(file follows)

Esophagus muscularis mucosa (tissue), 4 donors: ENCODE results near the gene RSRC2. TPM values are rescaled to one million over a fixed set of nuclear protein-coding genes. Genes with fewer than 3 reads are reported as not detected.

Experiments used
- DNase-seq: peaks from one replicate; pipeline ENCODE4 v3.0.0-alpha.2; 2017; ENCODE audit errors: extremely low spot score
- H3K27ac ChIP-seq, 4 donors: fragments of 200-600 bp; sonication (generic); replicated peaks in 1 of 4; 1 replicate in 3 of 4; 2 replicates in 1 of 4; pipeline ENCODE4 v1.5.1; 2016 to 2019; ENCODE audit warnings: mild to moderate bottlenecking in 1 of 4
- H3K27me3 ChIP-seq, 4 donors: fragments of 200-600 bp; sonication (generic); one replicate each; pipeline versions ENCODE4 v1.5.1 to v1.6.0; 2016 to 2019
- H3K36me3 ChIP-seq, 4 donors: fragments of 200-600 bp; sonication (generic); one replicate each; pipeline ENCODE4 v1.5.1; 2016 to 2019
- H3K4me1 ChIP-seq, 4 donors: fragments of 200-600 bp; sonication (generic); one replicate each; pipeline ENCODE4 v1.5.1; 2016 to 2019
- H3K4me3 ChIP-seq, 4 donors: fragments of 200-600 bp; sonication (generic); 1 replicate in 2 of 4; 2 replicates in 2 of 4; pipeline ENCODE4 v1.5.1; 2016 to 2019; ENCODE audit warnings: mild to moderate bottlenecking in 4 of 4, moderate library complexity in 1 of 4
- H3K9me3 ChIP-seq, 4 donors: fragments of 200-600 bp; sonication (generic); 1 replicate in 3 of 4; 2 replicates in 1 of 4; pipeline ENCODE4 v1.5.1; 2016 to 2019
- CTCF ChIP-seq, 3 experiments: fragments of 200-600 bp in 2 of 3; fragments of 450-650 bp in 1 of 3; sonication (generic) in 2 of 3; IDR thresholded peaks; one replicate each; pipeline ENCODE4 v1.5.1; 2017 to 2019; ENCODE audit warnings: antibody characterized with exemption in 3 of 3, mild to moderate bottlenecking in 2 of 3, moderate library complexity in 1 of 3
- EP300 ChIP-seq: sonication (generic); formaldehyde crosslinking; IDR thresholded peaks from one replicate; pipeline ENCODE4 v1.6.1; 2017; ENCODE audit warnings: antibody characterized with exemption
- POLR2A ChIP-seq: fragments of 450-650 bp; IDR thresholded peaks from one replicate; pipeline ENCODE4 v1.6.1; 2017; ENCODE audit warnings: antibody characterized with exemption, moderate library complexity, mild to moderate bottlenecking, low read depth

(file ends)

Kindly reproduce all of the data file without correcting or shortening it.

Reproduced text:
Esophagus muscularis mucosa (tissue), 4 donors: ENCODE results near the gene RSRC2. TPM values are rescaled to one million over a fixed set of nuclear protein-coding genes. Genes with fewer than 3 reads are reported as not detected.

Experiments used
- DNase-seq: peaks from one replicate; pipeline ENCODE4 v3.0.0-alpha.2; 2017; ENCODE audit errors: extremely low spot score
- H3K27ac ChIP-seq, 4 donors: fragments of 200-600 bp; sonication (generic); replicated peaks in 1 of 4; 1 replicate in 3 of 4; 2 replicates in 1 of 4; pipeline ENCODE4 v1.5.1; 2016 to 2019; ENCODE audit warnings: mild to moderate bottlenecking in 1 of 4
- H3K27me3 ChIP-seq, 4 donors: fragments of 200-600 bp; sonication (generic); one replicate each; pipeline versions ENCODE4 v1.5.1 to v1.6.0; 2016 to 2019
- H3K36me3 ChIP-seq, 4 donors: fragments of 200-600 bp; sonication (generic); one replicate each; pipeline ENCODE4 v1.5.1; 2016 to 2019
- H3K4me1 ChIP-seq, 4 donors: fragments of 200-600 bp; sonication (generic); one replicate each; pipeline ENCODE4 v1.5.1; 2016 to 2019
- H3K4me3 ChIP-seq, 4 donors: fragments of 200-600 bp; sonication (generic); 1 replicate in 2 of 4; 2 replicates in 2 of 4; pipeline ENCODE4 v1.5.1; 2016 to 2019; ENCODE audit warnings: mild to moderate bottlenecking in 4 of 4, moderate library complexity in 1 of 4
- H3K9me3 ChIP-seq, 4 donors: fragments of 200-600 bp; sonication (generic); 1 replicate in 3 of 4; 2 replicates in 1 of 4; pipeline ENCODE4 v1.5.1; 2016 to 2019
- CTCF ChIP-seq, 3 experiments: fragments of 200-600 bp in 2 of 3; fragments of 450-650 bp in 1 of 3; sonication (generic) in 2 of 3; IDR thresholded peaks; one replicate each; pipeline ENCODE4 v1.5.1; 2017 to 2019; ENCODE audit warnings: antibody characterized with exemption in 3 of 3, mild to moderate bottlenecking in 2 of 3, moderate library complexity in 1 of 3
- EP300 ChIP-seq: sonication (generic); formaldehyde crosslinking; IDR thresholded peaks from one replicate; pipeline ENCODE4 v1.6.1; 2017; ENCODE audit warnings: antibody characterized with exemption
- POLR2A ChIP-seq: fragments of 450-650 bp; IDR thresholded peaks from one replicate; pipeline ENCODE4 v1.6.1; 2017; ENCODE audit warnings: antibody characterized with exemption, moderate library complexity, mild to moderate bottlenecking, low read depth